Keeping all your household devices connected to the net over WiFi remains a tech challenge that just about everyone can empathise with. Here’s what causes problems, and three simple ways to fix them.
WiFi is just like any other radiowave signal: it can’t be transmitted through walls and floors and it gets weaker as you get further from the signal source. Instead, the WiFi radio wave bounces off surfaces and so manages to bend around corners and other solid objects. The thing is, travelling all of that extra distance weakens the signal.
This is why WiFi often appears the weakest in bedrooms: because they are furthest from where your router will usually be set up – in the lounge or hallway. Keeping all your devices connected comes down to boosting your signal.
1. Getting High
The simplest way to improve your reception is to obtain a clear line of sight between your WiFi router and your laptop or phone. So, if you can physically see the router, it means the signal doesn’t need to take any turns to reach you.
With no obstructions, a WiFi signal can travel for nearly 100m
The best solution is to attempt to mount the WiFi router in a central location in the house, then raise it up as high as possible. The top shelf of a tall bookcase may do the trick, although you’ll find some people desperate enough to mount their router upside down on the ceiling! Raising the router means the radio waves have to pass through fewer obstacles, and so the signal should travel further.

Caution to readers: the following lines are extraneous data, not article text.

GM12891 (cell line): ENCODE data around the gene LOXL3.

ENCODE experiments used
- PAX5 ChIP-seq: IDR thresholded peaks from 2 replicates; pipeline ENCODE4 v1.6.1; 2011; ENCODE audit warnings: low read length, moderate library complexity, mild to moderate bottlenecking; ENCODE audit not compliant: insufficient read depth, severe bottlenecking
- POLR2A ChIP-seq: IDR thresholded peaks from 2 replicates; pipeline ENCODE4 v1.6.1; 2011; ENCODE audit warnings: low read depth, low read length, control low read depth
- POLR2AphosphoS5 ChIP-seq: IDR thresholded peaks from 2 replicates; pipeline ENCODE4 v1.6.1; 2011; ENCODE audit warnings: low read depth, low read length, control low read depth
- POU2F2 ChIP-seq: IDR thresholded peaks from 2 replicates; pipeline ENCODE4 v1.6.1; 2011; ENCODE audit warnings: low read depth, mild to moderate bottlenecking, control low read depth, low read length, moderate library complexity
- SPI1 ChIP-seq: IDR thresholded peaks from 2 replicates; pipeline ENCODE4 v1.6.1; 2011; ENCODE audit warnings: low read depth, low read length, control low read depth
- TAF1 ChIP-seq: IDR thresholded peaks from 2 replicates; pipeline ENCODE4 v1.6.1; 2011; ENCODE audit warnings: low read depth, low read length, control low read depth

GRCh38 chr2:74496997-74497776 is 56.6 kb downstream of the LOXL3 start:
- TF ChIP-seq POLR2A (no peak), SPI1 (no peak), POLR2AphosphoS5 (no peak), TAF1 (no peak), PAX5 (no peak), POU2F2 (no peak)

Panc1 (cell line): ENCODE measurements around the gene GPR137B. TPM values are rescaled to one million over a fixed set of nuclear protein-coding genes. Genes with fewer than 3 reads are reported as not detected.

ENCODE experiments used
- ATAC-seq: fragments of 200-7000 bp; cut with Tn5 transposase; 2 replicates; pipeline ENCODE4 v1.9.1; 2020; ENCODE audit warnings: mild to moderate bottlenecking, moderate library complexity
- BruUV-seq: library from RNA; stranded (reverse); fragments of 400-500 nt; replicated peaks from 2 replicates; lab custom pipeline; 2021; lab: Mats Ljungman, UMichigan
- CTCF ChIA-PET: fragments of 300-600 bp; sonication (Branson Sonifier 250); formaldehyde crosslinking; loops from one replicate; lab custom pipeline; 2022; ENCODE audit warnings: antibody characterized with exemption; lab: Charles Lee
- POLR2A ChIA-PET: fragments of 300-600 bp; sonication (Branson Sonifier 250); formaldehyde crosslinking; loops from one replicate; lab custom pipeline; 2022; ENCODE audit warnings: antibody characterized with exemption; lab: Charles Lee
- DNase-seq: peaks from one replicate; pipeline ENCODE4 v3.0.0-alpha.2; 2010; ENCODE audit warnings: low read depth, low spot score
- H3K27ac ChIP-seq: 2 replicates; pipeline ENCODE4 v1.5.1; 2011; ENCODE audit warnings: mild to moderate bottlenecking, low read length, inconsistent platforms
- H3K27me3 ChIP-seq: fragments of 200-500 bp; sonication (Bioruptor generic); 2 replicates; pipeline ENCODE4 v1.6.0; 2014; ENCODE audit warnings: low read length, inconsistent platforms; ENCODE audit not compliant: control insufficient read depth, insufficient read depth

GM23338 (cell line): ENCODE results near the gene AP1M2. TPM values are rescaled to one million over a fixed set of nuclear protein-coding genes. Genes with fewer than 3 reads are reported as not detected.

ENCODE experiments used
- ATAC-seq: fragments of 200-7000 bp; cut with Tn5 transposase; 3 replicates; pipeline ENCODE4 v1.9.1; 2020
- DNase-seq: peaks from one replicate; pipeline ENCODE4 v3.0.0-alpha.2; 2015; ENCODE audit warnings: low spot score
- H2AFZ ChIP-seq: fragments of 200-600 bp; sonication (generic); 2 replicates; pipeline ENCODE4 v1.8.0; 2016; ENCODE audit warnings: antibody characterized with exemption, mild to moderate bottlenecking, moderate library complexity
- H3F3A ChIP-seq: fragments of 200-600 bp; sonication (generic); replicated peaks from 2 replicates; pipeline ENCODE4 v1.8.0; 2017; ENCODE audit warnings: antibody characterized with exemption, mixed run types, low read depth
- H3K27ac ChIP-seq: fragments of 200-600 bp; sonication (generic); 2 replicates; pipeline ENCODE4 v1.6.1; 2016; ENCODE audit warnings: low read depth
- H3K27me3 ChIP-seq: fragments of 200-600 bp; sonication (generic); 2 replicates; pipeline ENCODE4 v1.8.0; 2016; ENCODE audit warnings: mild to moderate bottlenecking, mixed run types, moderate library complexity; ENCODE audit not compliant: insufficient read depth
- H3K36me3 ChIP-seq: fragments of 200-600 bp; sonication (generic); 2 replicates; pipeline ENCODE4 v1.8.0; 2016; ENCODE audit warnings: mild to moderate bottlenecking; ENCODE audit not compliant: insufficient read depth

2. Channel Surfing
Your router is essentially a radio station sending out and receiving signals but, whereas proper radio station broadcasters are carefully managed by regulators, there are no controls on using WiFi routers. What that means is that everyone with a WiFi router is broadcasting on the same frequency, and so your devices have a harder time tuning in to your router’s ‘channel’.
This problem can get particularly bad in blocks of flats or town-house complexes, where lots of people are living in a small area.
Luckily, with a bit of tech smarts you can change the frequency your router is broadcasting on.
To find out if you’ve been sharing the same channel as some of your neighbours, do the following:
- Click the Windows Start button, then go through the installed apps and click on Windows System and then Command Prompt. (You can also click the Windows Start button and then type ‘Command’.)
- Type ‘netsh wlan show all’ and you’ll be shown a list of all the WiFi networks being used in your area, as well as what channels they are broadcasting on.
- Next up, access your router from inside your web browser using your username and password. In your wireless settings, you’ll be able to change to a channel that no one else is using.
3. Echo Chamber
If neither of the first two solutions have solved your problem to your satisfaction, then you might need to take more drastic action. We’d recommend you pick up a WiFi repeater from any reputable tech shop. This picks up your weak WiFi signal and rebroadcasts it, but far stronger. It’s possible to make your repeater with an old router – you can search on YouTube for a tutorial.